Determine how much light output, expressed in lumens, is
needed from the lighting to provide the required light level. As
1 fc is 1 lumen per square foot, a 100-square-foot room requiring
3 fc of general lighting means the luminaires need to produce
100 × 3 = 300 lumens.
The number of luminaires required is that number divided
by the lumens per luminaire.
We’re not quite done, however. We have to account for light
loss due to the size and dimensions of the room and its finishes.
First, determine the room cavity ratio (RCR), which, for a
typical rectangular room, is [ 5 × H × (L + W)] ÷ (L × W). H is the
vertical distance between the task plane (an invisible horizontal line intersecting the space where the primary task activity
occurs) and the center of the luminaire. L and W are the room’s
length and width. If the room is irregular in shape, RCR is ( 2. 5
× H × P) ÷ A, where P is the room’s perimeter length and A is
its area in square feet.
Once we have RCR, we can determine the coefficient of utilization (CU) using Table 2. This particular table assumes a 20
percent floor reflectance (medium color, such as light brown),
80 percent ceiling reflectance (white) and 50 percent wall
reflectance (pastel paint). A darker finish would reduce CU,
while a lighter finish would increase it.
Therefore, the number of luminaires needed to produce a
given light level is No. of Luminaires = (fc target × room area)
÷ (lumens per luminaire × CU). If our RCR is 8 (100-square-
foot room with an 8-foot mounting height), we would need 731
lumens. If we want to use luminaires producing 450 lumens
each, that would be two luminaires.
The above calculation would be conducted for general lighting (e.g., 5 fc on the floor in a kitchen, 3 fc in a hallway) and
might be repeated for each zone of task lighting. For accent
lighting, the object or area being highlighted should be at least
three times brighter than its surround. For important artwork,
this could be significantly increased.
An alternative approach in residential lighting design is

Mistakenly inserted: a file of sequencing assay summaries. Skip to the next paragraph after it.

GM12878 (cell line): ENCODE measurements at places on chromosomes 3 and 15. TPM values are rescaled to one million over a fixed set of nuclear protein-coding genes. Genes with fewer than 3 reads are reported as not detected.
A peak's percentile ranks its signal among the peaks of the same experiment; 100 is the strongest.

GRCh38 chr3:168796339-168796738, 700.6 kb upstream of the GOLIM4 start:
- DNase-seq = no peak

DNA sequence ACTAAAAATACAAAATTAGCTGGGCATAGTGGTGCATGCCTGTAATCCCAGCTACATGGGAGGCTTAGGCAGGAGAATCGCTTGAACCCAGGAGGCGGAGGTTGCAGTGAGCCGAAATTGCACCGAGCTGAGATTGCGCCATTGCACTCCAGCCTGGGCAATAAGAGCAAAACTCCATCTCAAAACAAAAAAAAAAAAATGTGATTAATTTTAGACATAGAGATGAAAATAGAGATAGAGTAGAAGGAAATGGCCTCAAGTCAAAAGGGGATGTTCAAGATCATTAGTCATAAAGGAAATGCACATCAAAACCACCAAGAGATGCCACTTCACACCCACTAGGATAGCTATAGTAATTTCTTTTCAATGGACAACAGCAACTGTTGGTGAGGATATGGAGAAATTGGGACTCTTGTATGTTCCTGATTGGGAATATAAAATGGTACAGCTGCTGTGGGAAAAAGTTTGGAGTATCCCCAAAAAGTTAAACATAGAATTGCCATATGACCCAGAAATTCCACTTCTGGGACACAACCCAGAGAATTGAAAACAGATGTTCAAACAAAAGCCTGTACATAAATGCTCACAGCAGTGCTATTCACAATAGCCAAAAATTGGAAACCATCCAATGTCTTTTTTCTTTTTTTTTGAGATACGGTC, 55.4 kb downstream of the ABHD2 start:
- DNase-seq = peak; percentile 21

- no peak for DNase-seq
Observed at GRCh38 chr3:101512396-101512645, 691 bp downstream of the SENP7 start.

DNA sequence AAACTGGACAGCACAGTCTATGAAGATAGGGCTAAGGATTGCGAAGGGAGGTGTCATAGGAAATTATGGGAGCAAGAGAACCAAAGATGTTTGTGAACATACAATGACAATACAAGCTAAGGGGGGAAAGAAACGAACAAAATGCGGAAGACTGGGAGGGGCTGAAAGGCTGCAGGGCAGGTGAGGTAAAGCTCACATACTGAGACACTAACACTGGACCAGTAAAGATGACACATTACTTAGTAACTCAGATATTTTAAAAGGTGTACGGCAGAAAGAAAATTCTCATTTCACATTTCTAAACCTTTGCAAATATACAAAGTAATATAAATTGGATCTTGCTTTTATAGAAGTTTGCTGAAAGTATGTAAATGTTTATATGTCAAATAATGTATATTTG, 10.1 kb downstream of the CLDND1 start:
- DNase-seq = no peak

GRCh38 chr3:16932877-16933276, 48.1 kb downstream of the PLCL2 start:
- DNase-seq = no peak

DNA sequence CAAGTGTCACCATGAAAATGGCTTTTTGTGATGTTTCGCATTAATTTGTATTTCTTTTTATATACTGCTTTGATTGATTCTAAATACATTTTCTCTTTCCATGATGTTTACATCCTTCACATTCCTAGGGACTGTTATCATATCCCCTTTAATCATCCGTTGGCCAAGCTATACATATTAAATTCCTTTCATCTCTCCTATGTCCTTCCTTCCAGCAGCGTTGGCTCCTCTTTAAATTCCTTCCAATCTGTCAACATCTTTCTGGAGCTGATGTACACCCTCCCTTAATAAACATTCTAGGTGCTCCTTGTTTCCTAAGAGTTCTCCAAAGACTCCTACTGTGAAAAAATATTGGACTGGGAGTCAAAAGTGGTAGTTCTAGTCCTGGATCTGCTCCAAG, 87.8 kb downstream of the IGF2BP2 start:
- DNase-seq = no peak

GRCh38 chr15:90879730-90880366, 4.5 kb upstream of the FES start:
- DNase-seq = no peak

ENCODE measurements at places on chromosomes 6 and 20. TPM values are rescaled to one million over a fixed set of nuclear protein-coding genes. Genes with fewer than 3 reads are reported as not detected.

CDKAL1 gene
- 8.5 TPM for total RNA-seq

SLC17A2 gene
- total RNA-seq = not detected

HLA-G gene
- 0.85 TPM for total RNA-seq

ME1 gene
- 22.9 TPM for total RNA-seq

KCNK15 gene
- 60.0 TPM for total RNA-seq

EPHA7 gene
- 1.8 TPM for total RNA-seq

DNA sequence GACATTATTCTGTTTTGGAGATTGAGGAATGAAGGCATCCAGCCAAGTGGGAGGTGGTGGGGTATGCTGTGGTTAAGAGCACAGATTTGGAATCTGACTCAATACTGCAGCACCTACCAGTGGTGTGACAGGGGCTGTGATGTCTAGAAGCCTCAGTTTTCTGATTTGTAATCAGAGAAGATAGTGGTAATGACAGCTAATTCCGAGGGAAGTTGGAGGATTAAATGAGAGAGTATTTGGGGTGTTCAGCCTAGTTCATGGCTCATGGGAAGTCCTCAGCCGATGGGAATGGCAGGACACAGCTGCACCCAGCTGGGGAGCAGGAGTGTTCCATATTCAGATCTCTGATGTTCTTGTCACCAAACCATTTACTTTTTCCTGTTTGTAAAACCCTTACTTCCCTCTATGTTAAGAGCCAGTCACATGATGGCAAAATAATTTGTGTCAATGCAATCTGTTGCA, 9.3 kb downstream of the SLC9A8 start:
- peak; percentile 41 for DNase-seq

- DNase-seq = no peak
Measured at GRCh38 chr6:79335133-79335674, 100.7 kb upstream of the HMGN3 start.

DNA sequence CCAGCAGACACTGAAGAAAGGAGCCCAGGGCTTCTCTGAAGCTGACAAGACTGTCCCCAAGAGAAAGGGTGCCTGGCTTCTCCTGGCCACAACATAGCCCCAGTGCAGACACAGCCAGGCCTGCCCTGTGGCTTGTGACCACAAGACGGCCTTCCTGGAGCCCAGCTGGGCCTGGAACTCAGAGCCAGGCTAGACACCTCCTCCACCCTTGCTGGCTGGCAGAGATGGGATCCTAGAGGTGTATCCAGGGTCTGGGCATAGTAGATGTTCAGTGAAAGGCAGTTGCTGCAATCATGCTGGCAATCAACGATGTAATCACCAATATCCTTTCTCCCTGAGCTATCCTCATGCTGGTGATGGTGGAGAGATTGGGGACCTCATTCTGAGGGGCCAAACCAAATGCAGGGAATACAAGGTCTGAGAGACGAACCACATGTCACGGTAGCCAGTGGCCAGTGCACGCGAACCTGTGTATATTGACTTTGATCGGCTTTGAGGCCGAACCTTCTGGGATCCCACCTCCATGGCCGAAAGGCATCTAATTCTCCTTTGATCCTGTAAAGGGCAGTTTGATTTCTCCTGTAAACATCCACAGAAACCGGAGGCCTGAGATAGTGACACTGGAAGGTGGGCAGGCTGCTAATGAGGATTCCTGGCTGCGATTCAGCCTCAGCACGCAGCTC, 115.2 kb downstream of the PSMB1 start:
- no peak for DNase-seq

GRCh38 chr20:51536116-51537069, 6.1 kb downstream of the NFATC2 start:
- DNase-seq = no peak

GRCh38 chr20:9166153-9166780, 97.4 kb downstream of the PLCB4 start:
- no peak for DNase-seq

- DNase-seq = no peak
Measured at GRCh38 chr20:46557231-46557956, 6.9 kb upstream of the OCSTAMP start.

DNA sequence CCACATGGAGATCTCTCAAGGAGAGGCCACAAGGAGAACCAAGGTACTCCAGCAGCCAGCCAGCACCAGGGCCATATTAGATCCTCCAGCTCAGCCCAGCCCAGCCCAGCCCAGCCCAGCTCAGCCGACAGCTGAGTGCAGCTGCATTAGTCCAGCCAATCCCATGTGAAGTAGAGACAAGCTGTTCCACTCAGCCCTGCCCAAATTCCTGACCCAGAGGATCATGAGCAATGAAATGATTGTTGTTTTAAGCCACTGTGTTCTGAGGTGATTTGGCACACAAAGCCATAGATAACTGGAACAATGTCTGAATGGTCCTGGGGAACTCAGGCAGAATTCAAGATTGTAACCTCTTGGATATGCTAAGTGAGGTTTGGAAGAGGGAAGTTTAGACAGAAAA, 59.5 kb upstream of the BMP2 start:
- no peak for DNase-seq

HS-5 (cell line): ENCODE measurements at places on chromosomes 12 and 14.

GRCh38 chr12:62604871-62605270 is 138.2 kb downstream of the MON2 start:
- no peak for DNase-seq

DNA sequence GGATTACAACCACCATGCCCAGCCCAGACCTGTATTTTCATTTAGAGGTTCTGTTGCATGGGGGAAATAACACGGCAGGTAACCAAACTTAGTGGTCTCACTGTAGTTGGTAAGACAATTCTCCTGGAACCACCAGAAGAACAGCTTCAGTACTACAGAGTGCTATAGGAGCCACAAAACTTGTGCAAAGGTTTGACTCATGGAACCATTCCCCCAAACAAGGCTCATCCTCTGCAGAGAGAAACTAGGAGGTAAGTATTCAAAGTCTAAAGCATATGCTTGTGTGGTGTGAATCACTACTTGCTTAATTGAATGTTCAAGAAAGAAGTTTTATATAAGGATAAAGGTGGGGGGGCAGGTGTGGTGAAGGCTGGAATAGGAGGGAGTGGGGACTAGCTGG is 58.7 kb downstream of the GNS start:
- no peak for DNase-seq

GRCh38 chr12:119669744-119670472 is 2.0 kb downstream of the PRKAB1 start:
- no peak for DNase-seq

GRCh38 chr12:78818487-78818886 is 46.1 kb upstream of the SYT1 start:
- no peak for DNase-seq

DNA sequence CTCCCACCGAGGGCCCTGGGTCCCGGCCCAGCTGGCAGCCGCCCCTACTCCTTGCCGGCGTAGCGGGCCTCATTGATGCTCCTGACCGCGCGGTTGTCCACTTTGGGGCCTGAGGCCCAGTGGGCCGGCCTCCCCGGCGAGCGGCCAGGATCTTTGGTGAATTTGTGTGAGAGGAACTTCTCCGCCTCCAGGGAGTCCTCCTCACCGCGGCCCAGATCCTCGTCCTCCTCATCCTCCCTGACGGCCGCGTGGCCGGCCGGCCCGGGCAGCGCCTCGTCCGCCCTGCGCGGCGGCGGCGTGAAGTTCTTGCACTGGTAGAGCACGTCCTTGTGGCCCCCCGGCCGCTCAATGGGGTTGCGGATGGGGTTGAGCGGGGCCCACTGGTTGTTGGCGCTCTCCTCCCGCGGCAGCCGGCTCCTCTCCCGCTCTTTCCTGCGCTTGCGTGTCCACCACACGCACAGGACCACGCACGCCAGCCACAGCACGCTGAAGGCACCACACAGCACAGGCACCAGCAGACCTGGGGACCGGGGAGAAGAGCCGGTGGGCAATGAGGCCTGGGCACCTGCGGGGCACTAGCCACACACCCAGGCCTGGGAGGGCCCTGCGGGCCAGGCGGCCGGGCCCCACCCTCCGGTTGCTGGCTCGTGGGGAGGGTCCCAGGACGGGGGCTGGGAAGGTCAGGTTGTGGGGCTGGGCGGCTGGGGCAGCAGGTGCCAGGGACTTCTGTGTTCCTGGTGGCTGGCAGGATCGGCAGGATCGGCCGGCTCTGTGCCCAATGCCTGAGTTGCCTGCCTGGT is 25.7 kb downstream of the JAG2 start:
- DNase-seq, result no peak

based on incandescent wattage. For general lighting, multiply
the room’s area by 1. 5. For task lighting, multiply by 2. 5. The
result is the minimum amount of lighting wattage needed. For
a 10-foot-by-12-foot kitchen, we would need at least 180 watts
(W) for the general lighting. For a kitchen island that is 6 feet
by 4 feet, we’d need 60W for the task lighting.
The problem with this technique today is that traditional
incandescent wattages are disappearing in favor of more efficient
lamps that produce similar light output (see Table 3). If you pre-
fer this formula but will be using it in a design that will feature
energy-efficient lamping, make a simple adjustment based on
the actual lamp that will be used. Better yet, convert to lumens
using a benchmark, such as a 60W incandescent. If 120 watts of
incandescent lighting are required, that would be 1,600 lumens,
which could be provided by halogen, LED or compact fluorescent
lamps (CFLs). However, even that lumen output is only roughly
equivalent if we’re talking about a similar type of luminaire.
Wherever possible, dim the lights.
Each lighting layer should be
separately controlled and dimmable,
which allows the owner to set
lighting scenes based on space
function, mood or preference.
Table 2: CU values based on RCR for a space with 20 percent floo ,
80 percent ceiling and 50 percent wall refle tance
(Source: California Lighting Technology Center)
CU 0.88 0.78 0.69 0.61 0.55 0.49 0.45 0.41 0.37 0.34
Table 3: Incandescent, energy-saving incandescent, LED and CFL
wattages (Source: manufacturer’s literature)
Lumens Watts Watts Watts Watts
450 40 28–29 4–5 9–13
800 60 40–43 6–8 13–15
1, 100 75 53 9–13 18–25
1,600 100 70–72 16–20 23–30
2,600 150 — 25–28 30–55